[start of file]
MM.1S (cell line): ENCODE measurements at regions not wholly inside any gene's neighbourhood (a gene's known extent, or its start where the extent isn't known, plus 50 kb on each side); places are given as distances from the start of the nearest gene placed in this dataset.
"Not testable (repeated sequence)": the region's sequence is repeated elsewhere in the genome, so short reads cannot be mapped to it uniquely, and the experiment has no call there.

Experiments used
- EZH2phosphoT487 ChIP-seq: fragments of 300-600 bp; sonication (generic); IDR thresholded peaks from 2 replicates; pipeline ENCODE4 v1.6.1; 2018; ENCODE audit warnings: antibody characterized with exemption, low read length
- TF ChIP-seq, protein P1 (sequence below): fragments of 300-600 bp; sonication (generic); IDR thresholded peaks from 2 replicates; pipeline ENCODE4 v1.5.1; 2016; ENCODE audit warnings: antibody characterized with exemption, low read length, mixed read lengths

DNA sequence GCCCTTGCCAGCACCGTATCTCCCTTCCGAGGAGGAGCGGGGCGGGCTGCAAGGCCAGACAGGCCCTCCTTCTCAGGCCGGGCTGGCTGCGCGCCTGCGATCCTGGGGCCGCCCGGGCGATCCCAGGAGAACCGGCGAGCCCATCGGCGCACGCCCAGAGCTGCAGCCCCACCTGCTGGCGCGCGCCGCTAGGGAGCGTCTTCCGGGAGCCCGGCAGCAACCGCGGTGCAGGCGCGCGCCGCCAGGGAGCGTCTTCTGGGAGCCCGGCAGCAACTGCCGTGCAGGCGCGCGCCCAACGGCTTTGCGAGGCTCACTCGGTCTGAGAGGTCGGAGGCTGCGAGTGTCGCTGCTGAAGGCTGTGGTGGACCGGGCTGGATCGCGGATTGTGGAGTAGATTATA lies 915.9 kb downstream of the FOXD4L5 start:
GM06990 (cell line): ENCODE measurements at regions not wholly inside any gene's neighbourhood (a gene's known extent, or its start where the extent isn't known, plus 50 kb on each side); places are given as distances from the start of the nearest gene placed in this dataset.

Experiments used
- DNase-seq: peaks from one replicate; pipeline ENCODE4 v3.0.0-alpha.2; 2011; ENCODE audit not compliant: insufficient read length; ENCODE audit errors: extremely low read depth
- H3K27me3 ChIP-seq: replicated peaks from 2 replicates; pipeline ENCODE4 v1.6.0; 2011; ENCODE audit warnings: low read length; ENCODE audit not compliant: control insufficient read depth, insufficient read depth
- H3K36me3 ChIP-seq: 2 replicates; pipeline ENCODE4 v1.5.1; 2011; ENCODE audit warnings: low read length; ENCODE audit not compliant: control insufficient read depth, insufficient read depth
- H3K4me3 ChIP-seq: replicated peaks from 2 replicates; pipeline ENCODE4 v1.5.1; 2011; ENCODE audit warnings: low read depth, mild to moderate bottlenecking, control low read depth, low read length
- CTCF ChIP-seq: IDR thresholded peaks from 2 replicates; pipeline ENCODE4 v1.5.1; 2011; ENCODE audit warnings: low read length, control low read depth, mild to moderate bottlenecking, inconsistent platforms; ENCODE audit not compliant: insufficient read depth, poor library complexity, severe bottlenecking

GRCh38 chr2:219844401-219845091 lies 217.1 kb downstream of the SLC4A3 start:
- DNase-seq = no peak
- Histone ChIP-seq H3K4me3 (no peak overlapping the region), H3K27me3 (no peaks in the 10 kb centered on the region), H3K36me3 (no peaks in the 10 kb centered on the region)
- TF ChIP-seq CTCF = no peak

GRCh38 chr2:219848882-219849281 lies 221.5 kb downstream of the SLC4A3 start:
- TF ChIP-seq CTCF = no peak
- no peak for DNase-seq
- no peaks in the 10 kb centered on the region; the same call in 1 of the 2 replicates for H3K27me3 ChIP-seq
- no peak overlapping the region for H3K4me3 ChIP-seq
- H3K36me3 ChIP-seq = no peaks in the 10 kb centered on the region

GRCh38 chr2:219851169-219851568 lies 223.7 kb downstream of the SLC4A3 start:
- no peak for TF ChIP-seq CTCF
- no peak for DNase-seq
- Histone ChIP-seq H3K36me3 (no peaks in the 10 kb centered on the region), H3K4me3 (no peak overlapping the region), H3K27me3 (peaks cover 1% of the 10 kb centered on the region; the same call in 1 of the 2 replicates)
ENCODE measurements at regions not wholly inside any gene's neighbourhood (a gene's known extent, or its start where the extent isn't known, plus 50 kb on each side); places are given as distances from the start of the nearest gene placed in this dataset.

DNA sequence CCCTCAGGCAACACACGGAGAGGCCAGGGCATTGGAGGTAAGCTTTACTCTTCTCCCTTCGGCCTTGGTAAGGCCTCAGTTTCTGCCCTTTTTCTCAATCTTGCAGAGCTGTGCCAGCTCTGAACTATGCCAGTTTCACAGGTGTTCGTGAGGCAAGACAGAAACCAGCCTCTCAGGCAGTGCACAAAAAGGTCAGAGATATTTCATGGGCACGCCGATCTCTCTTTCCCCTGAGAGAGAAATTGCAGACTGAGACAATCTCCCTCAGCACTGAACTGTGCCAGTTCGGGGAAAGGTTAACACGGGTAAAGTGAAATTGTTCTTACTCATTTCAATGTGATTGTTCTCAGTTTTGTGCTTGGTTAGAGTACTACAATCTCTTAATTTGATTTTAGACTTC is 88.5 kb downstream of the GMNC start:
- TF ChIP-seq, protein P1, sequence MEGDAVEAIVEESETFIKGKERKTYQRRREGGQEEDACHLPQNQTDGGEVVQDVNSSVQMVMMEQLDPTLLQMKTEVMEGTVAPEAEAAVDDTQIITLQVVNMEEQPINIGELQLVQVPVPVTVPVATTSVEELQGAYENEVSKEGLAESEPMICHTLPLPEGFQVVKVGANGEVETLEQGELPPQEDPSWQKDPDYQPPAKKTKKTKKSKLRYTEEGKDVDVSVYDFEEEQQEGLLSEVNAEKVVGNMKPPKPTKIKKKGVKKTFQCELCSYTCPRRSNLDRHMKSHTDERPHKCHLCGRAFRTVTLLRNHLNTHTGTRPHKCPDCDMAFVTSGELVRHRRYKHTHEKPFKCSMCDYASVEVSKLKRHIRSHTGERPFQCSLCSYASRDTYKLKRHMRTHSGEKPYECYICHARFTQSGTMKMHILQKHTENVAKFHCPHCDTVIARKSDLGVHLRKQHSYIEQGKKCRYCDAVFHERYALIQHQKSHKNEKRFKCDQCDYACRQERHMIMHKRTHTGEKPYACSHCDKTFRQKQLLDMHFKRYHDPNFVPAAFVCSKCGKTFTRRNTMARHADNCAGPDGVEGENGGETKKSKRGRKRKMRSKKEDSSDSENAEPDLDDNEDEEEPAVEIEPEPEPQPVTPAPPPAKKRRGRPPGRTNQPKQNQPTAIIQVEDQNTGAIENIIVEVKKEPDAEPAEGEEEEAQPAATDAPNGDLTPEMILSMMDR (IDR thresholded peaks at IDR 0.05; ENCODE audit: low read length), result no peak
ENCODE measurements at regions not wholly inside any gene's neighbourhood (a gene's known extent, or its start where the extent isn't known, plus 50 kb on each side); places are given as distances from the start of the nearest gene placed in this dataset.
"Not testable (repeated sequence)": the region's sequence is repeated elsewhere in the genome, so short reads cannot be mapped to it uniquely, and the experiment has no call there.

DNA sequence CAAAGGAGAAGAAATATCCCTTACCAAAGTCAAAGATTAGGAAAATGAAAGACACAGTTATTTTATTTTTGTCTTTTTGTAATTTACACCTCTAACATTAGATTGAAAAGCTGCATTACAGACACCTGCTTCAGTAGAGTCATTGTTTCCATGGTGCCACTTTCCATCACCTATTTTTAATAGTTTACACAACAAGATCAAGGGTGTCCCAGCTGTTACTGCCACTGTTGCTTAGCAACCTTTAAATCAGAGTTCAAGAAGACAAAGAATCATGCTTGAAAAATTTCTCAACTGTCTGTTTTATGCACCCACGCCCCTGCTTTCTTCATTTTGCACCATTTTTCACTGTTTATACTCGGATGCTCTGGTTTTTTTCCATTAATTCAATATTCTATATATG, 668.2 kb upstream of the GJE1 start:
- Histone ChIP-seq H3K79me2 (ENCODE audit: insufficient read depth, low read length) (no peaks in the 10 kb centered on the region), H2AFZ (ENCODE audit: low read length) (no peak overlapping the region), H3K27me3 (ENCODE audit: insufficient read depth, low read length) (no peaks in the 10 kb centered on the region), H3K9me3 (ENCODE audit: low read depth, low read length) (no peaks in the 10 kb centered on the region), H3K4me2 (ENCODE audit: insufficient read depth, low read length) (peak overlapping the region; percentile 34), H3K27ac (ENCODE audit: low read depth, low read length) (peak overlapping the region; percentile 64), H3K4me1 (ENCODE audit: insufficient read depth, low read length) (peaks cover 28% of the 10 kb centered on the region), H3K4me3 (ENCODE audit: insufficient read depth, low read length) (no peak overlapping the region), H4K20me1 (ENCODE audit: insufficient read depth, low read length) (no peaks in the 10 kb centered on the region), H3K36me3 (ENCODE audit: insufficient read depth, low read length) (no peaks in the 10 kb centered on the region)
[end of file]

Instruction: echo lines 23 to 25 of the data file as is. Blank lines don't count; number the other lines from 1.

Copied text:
- H3K36me3 ChIP-seq = no peaks in the 10 kb centered on the region

GRCh38 chr2:219851169-219851568 lies 223.7 kb downstream of the SLC4A3 start:
- no peak for TF ChIP-seq CTCF